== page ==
Jig Build

Getting Jiggy with it…

Unfortunately, although my jig has many nice qualities, ended up being a bit of a bear. But here is what I did and I will try to make comments on what I would change for next time.

Oddly enough I would say my biggest problem was not starting with a straight line. I would suggest starting with a long straight line on the floor board and orient everything around that. I would also suggest using a frame as a template. It can be surprisingly complicated to design your own bike. Although tools are available like bikecad online. Don’t ask me how to use it though.

The hardware I use are long carriage bolts (4″ or so), nuts, large washers, and pipe clamps. I retrofitted the carriage bolts onto the pipe clamps by cutting out some of the rungs with my dremel and tungsten cutter #9903 1/8″. (This thing rocks you NEED one not optional unless you want to build your bike out of sweat.

Things I learned

1) Keep things straight
2) Orient the bike in the jig using the carriage bolts, not the jig around the bike. (this is particularly important for the rear triangle, which is a pain)
3) Glue and PVC dont work well together. Instead fix the PVC joints using some screws.
4) You might do better tacking together the front triangle using a flat surface and a large piece of paper and an outline of your bike.
5) Mitering properly is hard when things are in your jig
6) It would have been nice if I could have integrated my actual rear wheel into the jig setup, this would allow me to get all the clearance I needed around the rear triangle. This is more important than I realized and as result will need to bend my dropouts to make sure everything is aligned.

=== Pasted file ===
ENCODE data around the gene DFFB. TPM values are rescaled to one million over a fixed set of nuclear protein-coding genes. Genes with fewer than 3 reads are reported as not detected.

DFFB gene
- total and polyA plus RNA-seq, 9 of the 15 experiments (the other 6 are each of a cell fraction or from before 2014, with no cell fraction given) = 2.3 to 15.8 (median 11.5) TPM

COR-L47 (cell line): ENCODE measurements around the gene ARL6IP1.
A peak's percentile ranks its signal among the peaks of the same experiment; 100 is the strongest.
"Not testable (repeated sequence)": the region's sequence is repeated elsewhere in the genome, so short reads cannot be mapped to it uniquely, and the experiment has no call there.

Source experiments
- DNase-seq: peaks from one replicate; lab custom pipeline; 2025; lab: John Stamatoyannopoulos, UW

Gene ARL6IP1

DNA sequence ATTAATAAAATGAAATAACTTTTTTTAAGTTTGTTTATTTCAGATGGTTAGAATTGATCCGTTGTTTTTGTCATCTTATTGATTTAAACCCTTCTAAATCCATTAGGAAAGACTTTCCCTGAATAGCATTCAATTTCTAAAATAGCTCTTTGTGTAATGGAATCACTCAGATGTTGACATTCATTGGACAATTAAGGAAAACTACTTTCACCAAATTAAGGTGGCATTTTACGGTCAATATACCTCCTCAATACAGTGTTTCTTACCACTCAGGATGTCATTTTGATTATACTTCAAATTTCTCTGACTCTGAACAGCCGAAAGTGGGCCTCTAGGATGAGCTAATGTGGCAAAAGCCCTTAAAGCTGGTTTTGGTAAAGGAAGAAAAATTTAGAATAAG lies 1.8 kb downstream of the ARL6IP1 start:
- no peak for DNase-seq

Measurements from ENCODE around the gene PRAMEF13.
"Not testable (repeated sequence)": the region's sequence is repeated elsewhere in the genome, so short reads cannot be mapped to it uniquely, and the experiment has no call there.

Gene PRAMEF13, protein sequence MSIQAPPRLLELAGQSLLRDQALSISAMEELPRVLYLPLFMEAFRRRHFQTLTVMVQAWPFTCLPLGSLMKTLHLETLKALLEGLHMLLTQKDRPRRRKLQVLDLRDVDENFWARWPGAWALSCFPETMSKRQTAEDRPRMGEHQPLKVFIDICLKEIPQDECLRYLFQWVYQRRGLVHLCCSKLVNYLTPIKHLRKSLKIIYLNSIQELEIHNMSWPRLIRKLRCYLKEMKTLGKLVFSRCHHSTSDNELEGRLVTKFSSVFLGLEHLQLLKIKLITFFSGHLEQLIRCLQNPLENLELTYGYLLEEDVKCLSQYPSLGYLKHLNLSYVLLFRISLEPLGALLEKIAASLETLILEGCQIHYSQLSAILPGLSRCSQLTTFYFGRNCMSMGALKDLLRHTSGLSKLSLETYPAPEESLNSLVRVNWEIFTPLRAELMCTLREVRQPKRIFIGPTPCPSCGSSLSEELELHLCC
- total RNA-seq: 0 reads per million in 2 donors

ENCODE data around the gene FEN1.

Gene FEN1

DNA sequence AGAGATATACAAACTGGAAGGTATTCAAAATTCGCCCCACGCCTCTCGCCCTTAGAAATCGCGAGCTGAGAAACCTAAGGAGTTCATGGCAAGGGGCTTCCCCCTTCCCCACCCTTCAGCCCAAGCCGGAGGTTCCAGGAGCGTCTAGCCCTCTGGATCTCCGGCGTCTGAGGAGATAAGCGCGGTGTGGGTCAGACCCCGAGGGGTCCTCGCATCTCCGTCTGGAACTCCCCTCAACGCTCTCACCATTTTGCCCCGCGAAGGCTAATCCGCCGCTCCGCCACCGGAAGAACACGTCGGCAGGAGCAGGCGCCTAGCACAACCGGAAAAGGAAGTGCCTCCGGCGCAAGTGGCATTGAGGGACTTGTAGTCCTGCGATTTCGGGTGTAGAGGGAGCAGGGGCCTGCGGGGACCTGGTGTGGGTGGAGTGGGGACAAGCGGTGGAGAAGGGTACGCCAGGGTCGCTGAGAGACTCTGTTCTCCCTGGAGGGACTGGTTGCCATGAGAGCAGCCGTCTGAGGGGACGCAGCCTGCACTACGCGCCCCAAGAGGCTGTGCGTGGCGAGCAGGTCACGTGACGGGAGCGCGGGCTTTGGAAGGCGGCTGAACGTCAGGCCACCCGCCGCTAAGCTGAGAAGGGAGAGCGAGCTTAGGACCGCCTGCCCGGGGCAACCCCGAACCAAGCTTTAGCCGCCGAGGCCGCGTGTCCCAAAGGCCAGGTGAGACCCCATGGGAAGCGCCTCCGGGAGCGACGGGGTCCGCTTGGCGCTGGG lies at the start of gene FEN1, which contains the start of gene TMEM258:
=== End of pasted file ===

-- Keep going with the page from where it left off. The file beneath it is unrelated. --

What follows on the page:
Links to better designs

Semi-Pro Metal Jig

Semi-Pro Metal Jig

http://twomorrowbikes.com/ – Another good design from one of the blog readers!

4 responses to this post.

  1. Hi, I finished my jig, it works perfectly:
    Have a nice day,


  2. Cheap 2×4 jig, <$20 in parts, this is for my next bike, currently being built.


    Because this jig is made of wood it can move around on it's own, if you are going to make one re-measure often to make sure that everything is still square as you build up the frame.


  3. Posted by Henry on October 12, 2012 at 1:38 am

    Has anyone tried to use a frame donor and replace the metal frame tubes one by one? I dont have a jig and was thinking that this may be the best way to keep a good frame geometry. I havent seen this asked in any other of my research, maybe im missing something? Thanks in advance, I love this site, such a wealth of information!


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